Cables to program the MSP 430 intelligence layer are sold separately.
Disclaimer: These files are intended to be used as reference material. If any changes are made to these files by an outside party, that party assumes all liability for their resulting product.
For the past few years, the partnership with NASA has allowed various capstone projects to utilize the MISL Stack to create prototype systems for real world problems. This unique experience is referred to as ESET 419 and ESET 420, or Capstone. The following teams have or are currently utilizing the MISL Stack to complete their Capstone course.
is an Aggie owned and operated engineering consulting firm based out of College Station, Texas. We are pleased to be working with Texas Space, Technology, Applications, & Research (T STAR) who is sponsoring a CubeSat communications project. DVDT will design, develop, and deliver a prototype system that is capable of communicating between a TSat, CubeSat class vehicle designed by T STAR, and a base station. This development will be incorporated into the existing MISL Stack system through the generation of a new MISL layer to aid in the development of a turnkey TSat architecture. DVDT is excited to be working with Professor Mike Willey as our senior advisor throughout the project.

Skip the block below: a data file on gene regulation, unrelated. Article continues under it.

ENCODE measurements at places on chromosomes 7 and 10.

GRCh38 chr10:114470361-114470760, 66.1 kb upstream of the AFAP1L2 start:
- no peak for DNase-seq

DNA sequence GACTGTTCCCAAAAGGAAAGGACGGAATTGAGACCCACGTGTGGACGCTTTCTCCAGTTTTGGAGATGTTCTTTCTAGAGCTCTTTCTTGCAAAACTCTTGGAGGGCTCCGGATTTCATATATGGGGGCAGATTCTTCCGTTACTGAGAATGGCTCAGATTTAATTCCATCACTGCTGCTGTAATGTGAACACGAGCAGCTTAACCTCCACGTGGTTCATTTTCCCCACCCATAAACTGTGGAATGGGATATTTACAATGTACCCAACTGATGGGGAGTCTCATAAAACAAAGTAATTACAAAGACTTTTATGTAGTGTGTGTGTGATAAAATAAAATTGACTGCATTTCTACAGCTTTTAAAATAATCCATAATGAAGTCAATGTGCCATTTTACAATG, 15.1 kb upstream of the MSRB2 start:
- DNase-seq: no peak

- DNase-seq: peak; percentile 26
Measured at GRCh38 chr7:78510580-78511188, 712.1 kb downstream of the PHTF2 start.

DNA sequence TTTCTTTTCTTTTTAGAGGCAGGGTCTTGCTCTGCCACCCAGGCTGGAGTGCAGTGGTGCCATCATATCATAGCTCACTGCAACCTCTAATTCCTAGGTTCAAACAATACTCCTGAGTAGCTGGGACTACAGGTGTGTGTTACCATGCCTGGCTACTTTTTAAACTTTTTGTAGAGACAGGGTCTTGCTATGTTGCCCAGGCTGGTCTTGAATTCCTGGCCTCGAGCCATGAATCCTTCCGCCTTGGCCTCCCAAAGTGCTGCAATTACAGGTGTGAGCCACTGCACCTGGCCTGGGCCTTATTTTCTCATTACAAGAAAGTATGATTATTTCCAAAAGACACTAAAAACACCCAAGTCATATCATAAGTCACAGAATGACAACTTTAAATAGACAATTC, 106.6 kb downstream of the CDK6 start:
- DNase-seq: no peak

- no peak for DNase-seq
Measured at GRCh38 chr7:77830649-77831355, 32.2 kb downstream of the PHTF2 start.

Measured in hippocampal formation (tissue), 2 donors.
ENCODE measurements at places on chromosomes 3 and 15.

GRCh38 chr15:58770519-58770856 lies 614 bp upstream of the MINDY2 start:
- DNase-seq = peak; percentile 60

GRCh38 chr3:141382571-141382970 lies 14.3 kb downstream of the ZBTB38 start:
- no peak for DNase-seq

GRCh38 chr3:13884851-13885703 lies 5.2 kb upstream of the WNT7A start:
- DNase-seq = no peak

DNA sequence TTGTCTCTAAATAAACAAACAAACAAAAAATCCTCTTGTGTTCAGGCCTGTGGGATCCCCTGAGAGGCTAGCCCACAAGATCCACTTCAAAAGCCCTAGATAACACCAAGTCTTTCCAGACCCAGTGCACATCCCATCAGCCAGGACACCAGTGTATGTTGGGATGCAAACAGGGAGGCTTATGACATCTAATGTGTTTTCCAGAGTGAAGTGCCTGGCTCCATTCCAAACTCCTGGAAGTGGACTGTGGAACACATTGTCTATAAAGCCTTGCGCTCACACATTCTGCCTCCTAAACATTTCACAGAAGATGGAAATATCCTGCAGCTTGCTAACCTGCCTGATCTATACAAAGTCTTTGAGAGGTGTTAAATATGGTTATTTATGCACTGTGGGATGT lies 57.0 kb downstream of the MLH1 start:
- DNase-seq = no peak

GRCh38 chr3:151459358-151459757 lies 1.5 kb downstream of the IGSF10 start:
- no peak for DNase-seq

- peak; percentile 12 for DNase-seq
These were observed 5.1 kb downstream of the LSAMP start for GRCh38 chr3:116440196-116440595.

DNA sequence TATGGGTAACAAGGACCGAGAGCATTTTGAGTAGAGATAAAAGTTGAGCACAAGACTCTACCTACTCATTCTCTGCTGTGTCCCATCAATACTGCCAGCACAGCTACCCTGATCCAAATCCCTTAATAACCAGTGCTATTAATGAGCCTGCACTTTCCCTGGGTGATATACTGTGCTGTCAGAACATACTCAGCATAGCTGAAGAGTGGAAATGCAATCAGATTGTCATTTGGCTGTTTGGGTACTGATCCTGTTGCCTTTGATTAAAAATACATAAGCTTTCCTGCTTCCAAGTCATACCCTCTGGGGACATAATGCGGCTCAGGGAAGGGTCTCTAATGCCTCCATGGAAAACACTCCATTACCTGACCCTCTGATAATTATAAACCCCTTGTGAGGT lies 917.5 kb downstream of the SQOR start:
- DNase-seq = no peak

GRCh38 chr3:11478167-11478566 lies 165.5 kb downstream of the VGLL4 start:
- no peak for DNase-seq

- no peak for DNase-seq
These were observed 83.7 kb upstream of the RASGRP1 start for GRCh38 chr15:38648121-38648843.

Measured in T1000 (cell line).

is a tech start-up based out of College Station Texas whose focus is expanding the functionality of the Modular Integrated Stackable Layers(MISL) system and finding interesting ways to implement this modular technology in new applications. Our current project is the development of a cellular data layer of the MISL stack system that we are integrating as the primary method of control of a LEGO Mindstorm platform.
Eagle Embedded Engineering
(EEE) is an Aggie owned and operated engineering consulting firm based out of College Station, Texas. EEE is currently working with NASA and MISL Labs, our sponsor, to design an Ethernet communications layer for the MISL Stack. This layer will function as a 100Mbps layer two network switch for communications between 4 devices.
If interested in purchasing individual layers or kits, please contact Dr. Joseph Morgan at firstname.lastname@example.org and Matt Kellogg at email@example.com with the following information; your email address, phone number, company or university name and information, type of board you are interested in and the number you would like to order. We will contact you with pricing and additional details.
|MSP 430 (MISL 11001 1-1)
|28V Power (MISL 120002)
|Ethernet (MISL 130001)
|Wifi (MISL 130009)
|Zigbee (MISL 130004)
|DVDT Communications Layer
|Multi-board kits which offer discounts on each individual board are also available.
|Ethernet Kit (Includes breakout board, MSP 430, 28V power board and ethernet board)
|Wifi Kit (Includes breakout board, MSP 430, 28V power board and wifi board)
|Plus Kit (Includes all five boards)
|Additional discounts for educational purposes are also available. Please contact us for more information about educational pricing.